‘The Confessions’ (‘Le confessioni’): Film Review

Courtesy of 01 Distribution
Curious enough for a look-see.

Toni Servillo is a wise monk who stands tall against Europe’s economic policies in Roberto Ando’s offbeat thriller.

Toni Servillo’s mysterious monk is an interloper who sends shock waves through a summit of Europe’s G8 economy ministers in Roberto Ando’s The Confessions. While this offbeat parable captures some — though not enough — of the anger felt by many Europeans at their leaders’ inability to get them out of the ongoing economic crisis, it’s hampered by an uncertain tone, and a major disappointment is the overall shortage of the black humor that electrified the director’s breakthrough film, the exhilarating Viva la liberta! (2013), also starring Servillo. Still, there is much to chuckle over as the plodding, plotting politicos are outmaneuvered by the monk’s sheer goodness. A flashy multinational cast that includes Daniel Auteuil, Connie Nielsen, Moritz Bleibtreu and Lambert Wilson should vote the film into Euro art theaters.

It’s refreshing to see that Ando and Angelo Pasquini’s screenplay uses a real-life institution, the International Monetary Fund, as its punching bag. Though the Group of Eight (G8) countries suspended Russia in 2014, the writers throw it into the story along with finance ministers from Germany, France, Italy, Japan, the U.K., the USA and Canada, together representing over 50% of the world’s wealth. They have gathered together in a secluded luxury hotel in Germany for a top-secret meeting. Bizarrely, three outside observers have also been invited to attend: a music star, the famous children’s novelist Claire Seth (Nielsen) and the Italian monk and author Roberto Salus (Servillo). Dressed in a spotless white robe that inevitably recalls the current pope, the latter bears himself with the few words and the simple dignity of Being There’s Chance the Gardener, which is funny in itself. But is he more than a stand-in for Pope Francis’s humanism fighting the cruel indifference of Realpolitik? This point remains unhappily ambiguous.

Subbing for Christine Lagarde as the fictional director of the IMF is Daniel Roché (Auteuil, looking appropriately rich, portly and all-powerful in the Dominique Strauss-Kahn mode). In a private colloquium, he soon makes it clear to the monk why he has been summoned: to hear his confession before he dies. By the end of the first act, Roché is in his coffin and the ministers are coldly calculating the danger posed by the man who has heard his final words. Has Roché told him about their fiendish new scheme destined to bankrupt more of the world’s poorest economies? Did he tape it on his recorder, along with bird songs in the park? Does he represent a serious threat to the stock market? If so, he must become the fall guy.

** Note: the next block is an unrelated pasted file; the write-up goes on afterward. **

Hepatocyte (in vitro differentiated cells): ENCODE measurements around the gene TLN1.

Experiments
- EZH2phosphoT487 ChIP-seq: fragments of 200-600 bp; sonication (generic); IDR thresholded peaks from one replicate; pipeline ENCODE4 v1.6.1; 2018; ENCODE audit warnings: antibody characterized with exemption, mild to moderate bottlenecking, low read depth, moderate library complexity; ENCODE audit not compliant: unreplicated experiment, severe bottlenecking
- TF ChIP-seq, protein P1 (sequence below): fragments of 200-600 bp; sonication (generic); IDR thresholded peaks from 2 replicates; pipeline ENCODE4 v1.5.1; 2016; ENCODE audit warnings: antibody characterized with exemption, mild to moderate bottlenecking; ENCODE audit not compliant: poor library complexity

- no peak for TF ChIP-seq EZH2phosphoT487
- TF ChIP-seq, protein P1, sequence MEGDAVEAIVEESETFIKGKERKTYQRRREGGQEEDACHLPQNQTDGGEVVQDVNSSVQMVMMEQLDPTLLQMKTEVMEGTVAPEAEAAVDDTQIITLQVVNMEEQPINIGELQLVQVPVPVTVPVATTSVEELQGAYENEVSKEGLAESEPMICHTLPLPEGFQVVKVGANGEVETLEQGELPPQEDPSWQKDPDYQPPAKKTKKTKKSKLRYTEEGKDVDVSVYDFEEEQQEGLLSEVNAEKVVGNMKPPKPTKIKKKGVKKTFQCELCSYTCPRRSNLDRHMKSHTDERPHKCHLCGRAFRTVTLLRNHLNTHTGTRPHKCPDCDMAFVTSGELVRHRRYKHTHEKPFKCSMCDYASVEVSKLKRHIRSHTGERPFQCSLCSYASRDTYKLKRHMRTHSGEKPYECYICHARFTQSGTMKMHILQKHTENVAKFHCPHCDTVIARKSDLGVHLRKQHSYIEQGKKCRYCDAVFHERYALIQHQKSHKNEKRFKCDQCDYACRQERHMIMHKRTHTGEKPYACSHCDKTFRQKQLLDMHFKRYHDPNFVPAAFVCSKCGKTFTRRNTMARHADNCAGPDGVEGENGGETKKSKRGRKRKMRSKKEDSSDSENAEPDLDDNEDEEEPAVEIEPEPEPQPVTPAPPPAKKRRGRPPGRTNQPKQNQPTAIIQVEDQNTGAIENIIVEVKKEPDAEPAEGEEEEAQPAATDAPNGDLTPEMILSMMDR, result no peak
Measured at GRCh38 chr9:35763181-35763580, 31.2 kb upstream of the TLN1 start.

The metaphysical thriller side of the film, which might have taken it a few steps into Dan Brown territory, is poorly developed, however. Though the place is swarming with Secret Service agents under Moritz Bleibtreu’s icy command, and Seth, peeping through the keyhole into the monk’s suite, tries to warn Salus that he is in danger, he ignores them. Instead, he works on changing the minds of the guilt-ridden Italian (Pierfrancesco Favino) and Canadian (Marie-Josée Croze) ministers, whose consciences rest uneasy over all the bad laws they are bullied into passing.

It’s clear there’s a lot of pregnant, interesting material laid on the table here, but little time to investigate it. The story flies by without delving deeply into any character beside Servillo’s wise and compassionate, possibly supernatural, monk. It’s a puzzle what Lambert Wilson, who makes a helicopter-landing cameo late in the game, is doing there at all.

Economic and social ideas get similar short shrift: Pussy Riot stages a brief incursion on the lawn, shell companies are mentioned and the Marxist idea of the creative destruction of wealth under capitalism is berated. But this isn’t The Big Short, and most viewers will find The Confessions’ take-home message underwhelming.

Tech work is stately and pleasingly subdued, with the standout being an award-worthy score by Nicola Piovani, at once lush and ironic.

Production companies: BiBi Film, Barbary Films, Canal+, Cine+ in association with RAI Cinema
Cast: Toni Servillo, Daniel Auteuil, Pierfrancesco Favino, Moritz Bleibtreu, Connie Nielsen, Mari-Josee Croze, Lambert Wilson, Richard Sammel, Johan Heldenbergh, Togo Igawa
Director: Roberto Ando
Screenwriters: Angelo Pasquini, Roberto Ando
Producer: Angelo Barbagallo
Co-producer: Fabio Conversi
Executive producer: Matilde Barbagallo
Director of photography: Maurizio Calvesi
Production designer: Giada Esposito
Costume designer: Maria Rita Barbera
Editor: Clelio Benevento
Music: Nicola Piovani

In Italian, English, French, German

Not rated, 100 minutes